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Watching Volatility When You Trade Options

When trading options, you want to be able to predict when changes in volatility — and thus changes in prices — are coming. One way to do that is to keep tabs on historical volatility (HV).

You can chart 10-, 20-, 50-, and 100-day volatility figures. Watch the trends during each of the four periods. If the 100-day volatility was 60 percent and the 10-day volatility was 10 percent, the volatility in price of the underlying asset is slowing. When prices begin to congregate in narrower trading ranges, volatility begins to decrease, and it can be a sign that a big move is coming. That’s when you can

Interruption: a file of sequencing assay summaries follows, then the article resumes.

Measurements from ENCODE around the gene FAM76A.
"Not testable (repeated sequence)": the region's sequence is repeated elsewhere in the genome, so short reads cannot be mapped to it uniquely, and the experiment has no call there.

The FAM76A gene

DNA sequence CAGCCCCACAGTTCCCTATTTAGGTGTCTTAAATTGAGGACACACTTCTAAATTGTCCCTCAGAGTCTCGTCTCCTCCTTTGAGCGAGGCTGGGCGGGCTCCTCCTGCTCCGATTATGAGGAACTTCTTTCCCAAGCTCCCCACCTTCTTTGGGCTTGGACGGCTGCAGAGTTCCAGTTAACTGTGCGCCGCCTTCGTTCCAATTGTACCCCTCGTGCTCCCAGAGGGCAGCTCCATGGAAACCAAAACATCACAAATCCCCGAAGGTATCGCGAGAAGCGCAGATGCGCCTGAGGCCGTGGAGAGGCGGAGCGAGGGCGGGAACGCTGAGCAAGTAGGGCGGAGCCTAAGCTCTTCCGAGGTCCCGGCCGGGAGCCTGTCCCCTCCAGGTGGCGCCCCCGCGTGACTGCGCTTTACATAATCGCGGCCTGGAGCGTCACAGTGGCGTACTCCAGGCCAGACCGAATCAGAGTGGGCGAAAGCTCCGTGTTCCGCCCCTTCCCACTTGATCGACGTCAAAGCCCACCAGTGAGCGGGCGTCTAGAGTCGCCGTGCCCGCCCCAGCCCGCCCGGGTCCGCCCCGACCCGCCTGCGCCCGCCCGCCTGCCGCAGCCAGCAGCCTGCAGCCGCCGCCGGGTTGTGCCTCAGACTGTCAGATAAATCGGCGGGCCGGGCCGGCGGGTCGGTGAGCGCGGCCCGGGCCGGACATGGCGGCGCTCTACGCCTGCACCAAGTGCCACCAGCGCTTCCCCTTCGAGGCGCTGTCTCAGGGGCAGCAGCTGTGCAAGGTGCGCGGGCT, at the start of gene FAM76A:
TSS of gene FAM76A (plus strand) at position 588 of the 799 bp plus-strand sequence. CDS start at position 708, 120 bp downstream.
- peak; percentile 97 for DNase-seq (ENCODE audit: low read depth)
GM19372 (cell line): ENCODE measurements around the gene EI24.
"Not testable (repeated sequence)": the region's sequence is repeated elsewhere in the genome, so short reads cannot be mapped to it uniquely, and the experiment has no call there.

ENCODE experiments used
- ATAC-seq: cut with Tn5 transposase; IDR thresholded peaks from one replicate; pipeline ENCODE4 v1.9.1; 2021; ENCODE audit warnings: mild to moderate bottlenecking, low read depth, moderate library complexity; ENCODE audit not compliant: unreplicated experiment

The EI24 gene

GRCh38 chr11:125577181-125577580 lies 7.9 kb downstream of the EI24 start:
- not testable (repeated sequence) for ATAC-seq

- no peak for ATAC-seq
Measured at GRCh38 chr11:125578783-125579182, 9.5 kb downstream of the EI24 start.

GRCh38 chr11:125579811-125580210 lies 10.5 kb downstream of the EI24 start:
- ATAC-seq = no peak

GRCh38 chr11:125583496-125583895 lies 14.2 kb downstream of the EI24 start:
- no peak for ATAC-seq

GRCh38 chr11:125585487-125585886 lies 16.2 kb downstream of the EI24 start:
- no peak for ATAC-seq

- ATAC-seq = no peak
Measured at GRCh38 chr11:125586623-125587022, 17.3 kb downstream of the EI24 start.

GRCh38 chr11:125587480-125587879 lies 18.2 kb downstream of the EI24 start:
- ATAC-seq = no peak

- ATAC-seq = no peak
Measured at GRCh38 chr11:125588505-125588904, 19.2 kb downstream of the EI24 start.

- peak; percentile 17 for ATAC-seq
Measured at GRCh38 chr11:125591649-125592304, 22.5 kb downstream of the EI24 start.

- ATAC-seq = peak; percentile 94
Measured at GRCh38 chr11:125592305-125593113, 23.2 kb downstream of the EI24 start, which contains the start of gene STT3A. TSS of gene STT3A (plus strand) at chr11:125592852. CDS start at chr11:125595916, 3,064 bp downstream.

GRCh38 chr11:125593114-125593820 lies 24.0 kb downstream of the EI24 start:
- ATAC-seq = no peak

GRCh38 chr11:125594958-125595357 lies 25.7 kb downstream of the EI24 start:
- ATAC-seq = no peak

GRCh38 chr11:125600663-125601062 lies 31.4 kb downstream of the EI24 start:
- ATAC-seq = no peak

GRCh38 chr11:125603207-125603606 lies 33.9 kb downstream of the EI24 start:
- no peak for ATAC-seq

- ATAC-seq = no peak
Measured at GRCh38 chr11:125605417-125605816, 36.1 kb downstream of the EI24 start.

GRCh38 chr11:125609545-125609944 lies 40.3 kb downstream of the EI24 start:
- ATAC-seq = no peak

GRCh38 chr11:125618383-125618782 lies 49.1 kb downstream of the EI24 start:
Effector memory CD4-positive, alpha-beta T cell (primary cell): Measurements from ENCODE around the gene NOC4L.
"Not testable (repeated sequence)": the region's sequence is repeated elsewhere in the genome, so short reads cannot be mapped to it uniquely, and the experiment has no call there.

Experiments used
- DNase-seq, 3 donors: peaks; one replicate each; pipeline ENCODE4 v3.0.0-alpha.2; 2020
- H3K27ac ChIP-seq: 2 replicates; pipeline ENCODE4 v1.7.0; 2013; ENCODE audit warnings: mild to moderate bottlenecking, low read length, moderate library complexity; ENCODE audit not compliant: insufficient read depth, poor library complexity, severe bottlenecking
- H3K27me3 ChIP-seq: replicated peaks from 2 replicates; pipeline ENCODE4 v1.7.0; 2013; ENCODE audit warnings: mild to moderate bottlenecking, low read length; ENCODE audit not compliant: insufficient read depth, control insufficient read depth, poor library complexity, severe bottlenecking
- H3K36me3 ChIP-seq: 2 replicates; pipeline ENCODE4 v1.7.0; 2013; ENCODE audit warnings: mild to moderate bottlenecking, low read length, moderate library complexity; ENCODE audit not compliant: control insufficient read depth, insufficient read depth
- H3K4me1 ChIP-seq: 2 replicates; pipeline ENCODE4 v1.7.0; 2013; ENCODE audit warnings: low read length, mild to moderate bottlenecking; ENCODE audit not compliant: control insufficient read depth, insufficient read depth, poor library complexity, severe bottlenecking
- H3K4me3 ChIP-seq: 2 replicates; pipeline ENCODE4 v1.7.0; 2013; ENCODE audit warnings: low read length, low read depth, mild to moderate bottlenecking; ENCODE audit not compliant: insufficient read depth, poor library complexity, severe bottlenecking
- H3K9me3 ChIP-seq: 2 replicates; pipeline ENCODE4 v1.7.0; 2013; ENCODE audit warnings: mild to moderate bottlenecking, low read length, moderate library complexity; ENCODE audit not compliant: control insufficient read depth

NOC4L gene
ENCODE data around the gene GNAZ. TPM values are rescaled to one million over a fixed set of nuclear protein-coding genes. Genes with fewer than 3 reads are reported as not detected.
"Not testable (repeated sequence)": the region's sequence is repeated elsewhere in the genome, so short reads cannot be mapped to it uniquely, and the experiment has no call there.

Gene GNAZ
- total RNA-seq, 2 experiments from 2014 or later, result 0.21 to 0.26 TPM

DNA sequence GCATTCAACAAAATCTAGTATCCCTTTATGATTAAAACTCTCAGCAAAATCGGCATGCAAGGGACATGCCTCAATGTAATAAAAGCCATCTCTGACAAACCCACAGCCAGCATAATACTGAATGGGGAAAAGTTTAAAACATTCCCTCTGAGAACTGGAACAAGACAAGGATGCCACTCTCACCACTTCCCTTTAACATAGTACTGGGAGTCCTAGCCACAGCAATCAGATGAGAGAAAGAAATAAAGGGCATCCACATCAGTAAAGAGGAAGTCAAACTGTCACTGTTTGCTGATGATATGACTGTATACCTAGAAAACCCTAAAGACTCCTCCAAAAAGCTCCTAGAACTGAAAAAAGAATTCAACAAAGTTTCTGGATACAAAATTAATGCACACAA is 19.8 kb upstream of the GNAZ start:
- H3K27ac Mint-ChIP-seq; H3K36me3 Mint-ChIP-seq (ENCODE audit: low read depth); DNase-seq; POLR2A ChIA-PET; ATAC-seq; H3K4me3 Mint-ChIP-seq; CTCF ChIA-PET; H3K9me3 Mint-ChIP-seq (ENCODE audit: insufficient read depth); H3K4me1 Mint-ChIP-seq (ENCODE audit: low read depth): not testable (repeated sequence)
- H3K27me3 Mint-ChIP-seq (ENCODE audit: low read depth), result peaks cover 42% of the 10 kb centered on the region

• Start paying closer attention to the option series and making potential trading plans.

  • Decide whether implied volatility (IV) is cheap or expensive, no matter what you may think the prospects of the underlying asset are.

  • Play the momentum, which is also a good strategy with options, regardless of volatility. A couple of simple but powerful algorithms are buying calls or selling puts in stocks currently trending higher, or buying puts and selling calls in markets currently trending lower. In other words, paying attention to strong price trends can outweigh all volatility considerations.

When the majority of traders expect the underlying asset to be nonvolatile, as indicated by low volatility measurements, or wide spreads between HV and IV appear, you need to be buying volatility.

That means when everyone else is selling options, you need to analyze the situation and pick the options with the best potential to buy, always knowing that you can be wrong and making plans to get out of the positions before you lose a whole lot of money.

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